This is a blog of the type that I hate to write. Yet, I always feel compelled to do so whenever there is occasion to.
On February 7, 2016, the day my husband passed away, I met Reverend Zoila Marty who became my boss, friend, and mentor until she was called away to pastor another church in July of 2017. I didn’t see how anyone could possibly replace her.
Enter Pastor Dave.
Has a more humble man ever existed? I suspect his intelligence was near genius level, but if he was aware of it, he never said so. Aside from his love for Jesus and people, he, as a former firefighter and EMT loved anything associated with those things. In January I slipped a late Christmas present of a fire truck 2020 calendar onto his pulpit in Chestnut before he arrived. He never knew (I guess he does now!) where it came from.
With mannerisms and preaching style completely different from his predecessor’s and a calm yet vibrant faith in Jesus, he came to feel like something of an older brother to me.
One memory that easily comes to mind, perhaps because it was recent, is one of the last times it was my turn to streach before the world changed. Some of my words, or maybe something between my words, struck a raw nerve in a congregant at one of the churches; and she had no qualms about addressing it with me in a more than somewhat confrontational manner. Pastor Dave was standing by, and when he saw the outstretched finger poked toward my chest, he was instantly by my side.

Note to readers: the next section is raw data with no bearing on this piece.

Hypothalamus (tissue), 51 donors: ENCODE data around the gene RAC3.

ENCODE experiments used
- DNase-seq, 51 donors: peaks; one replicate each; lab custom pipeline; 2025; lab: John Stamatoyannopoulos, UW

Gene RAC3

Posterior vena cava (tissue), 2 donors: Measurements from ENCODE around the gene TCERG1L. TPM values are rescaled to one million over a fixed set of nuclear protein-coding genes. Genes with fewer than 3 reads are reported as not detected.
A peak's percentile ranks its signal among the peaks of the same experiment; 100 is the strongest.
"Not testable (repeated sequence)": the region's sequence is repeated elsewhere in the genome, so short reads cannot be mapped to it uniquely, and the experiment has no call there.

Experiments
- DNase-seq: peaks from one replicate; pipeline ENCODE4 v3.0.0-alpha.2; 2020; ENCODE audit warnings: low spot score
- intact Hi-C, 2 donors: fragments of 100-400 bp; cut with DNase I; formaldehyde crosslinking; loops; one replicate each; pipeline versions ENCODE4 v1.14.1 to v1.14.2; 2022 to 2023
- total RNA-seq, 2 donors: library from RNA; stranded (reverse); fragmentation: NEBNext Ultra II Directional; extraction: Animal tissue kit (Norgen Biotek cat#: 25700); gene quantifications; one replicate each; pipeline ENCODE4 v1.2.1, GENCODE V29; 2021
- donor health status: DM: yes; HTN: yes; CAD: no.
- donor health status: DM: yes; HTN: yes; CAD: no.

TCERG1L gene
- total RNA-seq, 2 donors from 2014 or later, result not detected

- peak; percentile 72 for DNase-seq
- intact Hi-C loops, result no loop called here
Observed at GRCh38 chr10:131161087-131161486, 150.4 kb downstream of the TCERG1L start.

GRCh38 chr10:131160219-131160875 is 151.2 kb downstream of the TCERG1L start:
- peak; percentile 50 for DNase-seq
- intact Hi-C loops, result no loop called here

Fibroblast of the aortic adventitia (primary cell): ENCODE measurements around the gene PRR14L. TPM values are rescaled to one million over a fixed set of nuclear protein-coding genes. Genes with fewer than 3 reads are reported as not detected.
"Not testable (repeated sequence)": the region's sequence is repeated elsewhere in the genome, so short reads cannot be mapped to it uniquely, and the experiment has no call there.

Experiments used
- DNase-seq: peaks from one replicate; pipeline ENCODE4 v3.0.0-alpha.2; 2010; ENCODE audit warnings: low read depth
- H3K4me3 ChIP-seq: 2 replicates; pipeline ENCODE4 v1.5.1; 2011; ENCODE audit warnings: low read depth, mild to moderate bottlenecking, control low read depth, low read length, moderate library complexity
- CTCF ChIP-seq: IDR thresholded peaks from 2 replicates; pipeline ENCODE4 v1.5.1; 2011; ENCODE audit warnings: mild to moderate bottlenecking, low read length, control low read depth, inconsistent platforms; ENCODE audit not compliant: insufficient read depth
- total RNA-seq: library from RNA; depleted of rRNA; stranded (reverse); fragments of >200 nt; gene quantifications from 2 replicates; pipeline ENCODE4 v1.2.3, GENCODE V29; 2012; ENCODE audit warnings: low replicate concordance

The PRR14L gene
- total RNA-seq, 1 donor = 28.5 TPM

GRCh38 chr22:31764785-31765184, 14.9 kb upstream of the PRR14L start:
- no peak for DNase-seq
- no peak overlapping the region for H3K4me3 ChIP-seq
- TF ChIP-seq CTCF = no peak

The next time I came into the office, there were notes he had placed all over my desk.
Let it go.
Let it go.
Let it go.
I thought I’d entered the transcript of the original Frozen soundtrack.
Do those not sound like the actions of an older brother to you?
During the past six weeks, Pastor Dave and I took turns coming into the office so as to avoid cross contaminating one another. But, for some reason, the week before last, he wanted to spend time working together on our most recent newsletter/calendar. Did he know it would be the last time I would benefit from his wisdom?
We spent about 30 minutes talking, touching on many different topics important to both of us. Before he left, he prayed with me.
In hindsight I am grateful I had those 30 minutes with him.
His death was not supposed to happen less than a week later.
Death is never supposed to happen.
God’s original plan was for us to live forever in close communion with Him.
Therefore, the death of any living being, but especially any human being, creates a hole in the fabric of the world that should not be there and will never be restored in this, what the Bible calls the land of the living and what a couple pastors I’ve known have referenced as “the nasty here and now”.
Our loved ones leave.
One by one.
The older we get, the more of them leave. It never gets easier. The holes in our world become more numerous, the remaining fabric more tenuous, creating greater opportunity for stumbling as we walk around in the relative darkness of the land of the living.
That’s why we need—I need—more than ever all the facets of I AM but right now most definitely The Light. (John 8:12)